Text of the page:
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5 September 2022updated 22 Jun 2023 3:51pm

Trussonomics explained: Can Liz Truss save the economy?

There is no reason to believe that Liz Truss's tax policy would pay for itself or reduce inflation.

By Will Dunn

The Conservative Party leadership race, and indeed the next general election, will be decided by big economic ideas. In a country in which double-digit inflation has just arrived and a recession is all but inevitable, voters want bold new ideas.

Liz Truss understands this well, and is offering Conservative members a £30bn package of tax cuts alongside other measures, such as “full-fat free ports”, which she claims will boost investment while simultaneously lowering inflation. “Trussonomics” is a radical departure from the current orthodoxy, an economic rethink that will have serious implications for businesses, consumers and institutions, especially the Bank of England.

Critics, however, say that the assumptions Truss is making – that tax cuts pay for themselves, that there is capacity in the economy – are incorrect. The Institute for Fiscal Studies (IFS) has warned that without significant cuts to public spending, the Truss plan would leave a £23bn deficit in government accounts.

[See also: Liz Truss’s resignation honours list will out-crony Johnson’s]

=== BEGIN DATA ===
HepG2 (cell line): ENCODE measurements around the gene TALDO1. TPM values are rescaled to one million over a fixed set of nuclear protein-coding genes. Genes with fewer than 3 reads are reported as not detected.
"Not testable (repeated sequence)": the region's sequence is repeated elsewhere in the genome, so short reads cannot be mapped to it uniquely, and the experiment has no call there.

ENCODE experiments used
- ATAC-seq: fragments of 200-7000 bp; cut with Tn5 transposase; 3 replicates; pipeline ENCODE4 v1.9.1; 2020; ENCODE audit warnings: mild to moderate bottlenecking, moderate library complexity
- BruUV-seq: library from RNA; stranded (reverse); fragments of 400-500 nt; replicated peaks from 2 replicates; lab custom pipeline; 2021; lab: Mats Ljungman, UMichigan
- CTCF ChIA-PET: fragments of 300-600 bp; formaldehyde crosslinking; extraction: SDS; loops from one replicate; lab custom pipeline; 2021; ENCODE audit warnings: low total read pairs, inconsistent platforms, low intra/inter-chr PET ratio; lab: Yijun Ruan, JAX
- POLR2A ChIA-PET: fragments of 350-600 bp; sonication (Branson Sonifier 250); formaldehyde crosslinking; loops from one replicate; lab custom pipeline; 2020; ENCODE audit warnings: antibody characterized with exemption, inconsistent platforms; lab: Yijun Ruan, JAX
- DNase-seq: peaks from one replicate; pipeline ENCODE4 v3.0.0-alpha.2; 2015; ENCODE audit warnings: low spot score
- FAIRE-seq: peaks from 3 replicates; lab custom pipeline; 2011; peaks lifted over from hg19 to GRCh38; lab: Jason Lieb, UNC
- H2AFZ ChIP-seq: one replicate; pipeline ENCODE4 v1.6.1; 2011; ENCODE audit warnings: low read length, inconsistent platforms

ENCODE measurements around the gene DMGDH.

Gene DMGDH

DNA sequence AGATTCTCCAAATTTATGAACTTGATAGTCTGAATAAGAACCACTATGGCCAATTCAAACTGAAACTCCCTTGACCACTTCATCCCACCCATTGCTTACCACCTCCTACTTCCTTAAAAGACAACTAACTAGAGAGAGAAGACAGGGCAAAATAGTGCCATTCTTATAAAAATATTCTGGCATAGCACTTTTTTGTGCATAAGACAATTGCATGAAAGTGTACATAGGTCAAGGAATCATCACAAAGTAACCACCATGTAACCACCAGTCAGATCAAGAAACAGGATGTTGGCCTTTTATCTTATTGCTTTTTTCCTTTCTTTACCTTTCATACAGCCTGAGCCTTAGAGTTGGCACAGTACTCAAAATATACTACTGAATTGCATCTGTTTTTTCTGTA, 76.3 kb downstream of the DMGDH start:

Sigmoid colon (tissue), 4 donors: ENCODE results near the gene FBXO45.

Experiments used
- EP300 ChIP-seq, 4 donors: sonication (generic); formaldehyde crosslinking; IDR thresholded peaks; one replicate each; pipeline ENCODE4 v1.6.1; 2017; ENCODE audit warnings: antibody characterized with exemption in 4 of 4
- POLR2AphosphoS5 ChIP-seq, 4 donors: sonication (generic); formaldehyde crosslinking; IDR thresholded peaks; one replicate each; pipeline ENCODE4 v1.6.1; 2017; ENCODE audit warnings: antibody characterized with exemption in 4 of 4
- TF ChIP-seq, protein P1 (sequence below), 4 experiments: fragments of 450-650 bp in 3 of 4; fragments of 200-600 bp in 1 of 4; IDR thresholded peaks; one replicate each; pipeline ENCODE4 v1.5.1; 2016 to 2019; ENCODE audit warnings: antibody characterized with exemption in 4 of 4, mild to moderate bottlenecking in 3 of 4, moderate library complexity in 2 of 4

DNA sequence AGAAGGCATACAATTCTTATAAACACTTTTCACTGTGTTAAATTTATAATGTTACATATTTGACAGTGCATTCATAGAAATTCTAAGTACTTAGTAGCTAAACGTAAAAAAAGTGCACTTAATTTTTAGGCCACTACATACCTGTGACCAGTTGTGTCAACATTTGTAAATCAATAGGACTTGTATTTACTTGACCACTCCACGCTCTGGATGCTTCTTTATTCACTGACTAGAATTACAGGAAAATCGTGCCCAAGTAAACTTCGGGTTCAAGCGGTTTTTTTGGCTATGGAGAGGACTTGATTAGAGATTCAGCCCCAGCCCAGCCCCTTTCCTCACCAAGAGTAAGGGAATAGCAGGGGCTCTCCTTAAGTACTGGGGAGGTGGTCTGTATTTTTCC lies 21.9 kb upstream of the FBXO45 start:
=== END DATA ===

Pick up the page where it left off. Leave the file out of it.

Can cutting taxes help the economy?

Truss has said that abandoning next April’s rise in corporation tax from 19 per cent to 25 per cent and reversing the rise in National Insurance, introduced in April this year, would increase business investment and boost the “supply side” of the economy (which covers productivity and efficiency).

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Tax does have a relationship to investment, the director of the Oxford University Centre for Business Taxation, Michael Devereux, told me. “In the context of a multinational deciding whether to set up a plant or invest in the UK as opposed to some other country, then there’s plenty of evidence the tax rate does play a role in that decision.”

As a former trade secretary, Truss may have a particular interest in these foreign direct investment decisions and the policy that affects them. But as far as the rest of the economy goes, slashing corporation tax is less useful. Devereux said domestic businesses are more concerned by things such as capital allowances and deductions (such as Rishi Sunak’s super-deduction) for investment. For most investments, the calculation “depends much more on how generous the tax system is in defining taxable profit” than the headline rate at which profits are taxed.

While businesses clearly do consider the cost of tax when planning a new investment, Devereux said the link between National Insurance or income tax and “any kind of growth is not at all clear”. In other words, people do not individually respond to lower personal taxes by staying for an extra hour at work every day, or by being more productive.

[See also: Liz Truss’s essay shows she is as deluded as ever]

Can tax cuts lower inflation?

Truss has also claimed that her tax cuts would help rein in inflation by boosting businesses and powering up the “supply side” of the economy. From one angle this makes sense: the inflation we’re currently experiencing is driven by tight supply (high energy costs, shortages, disrupted supply chains), so it can be argued that increasing supply would balance demand, therefore addressing rising prices.

However, even if businesses did decide to reinvest the money they saved from lower corporation tax, this would only create more demand, because businesses are consumers too: they can’t just magic up supply from nowhere. So this would at least cancel out the effect of the tax cut, and could just create more inflation.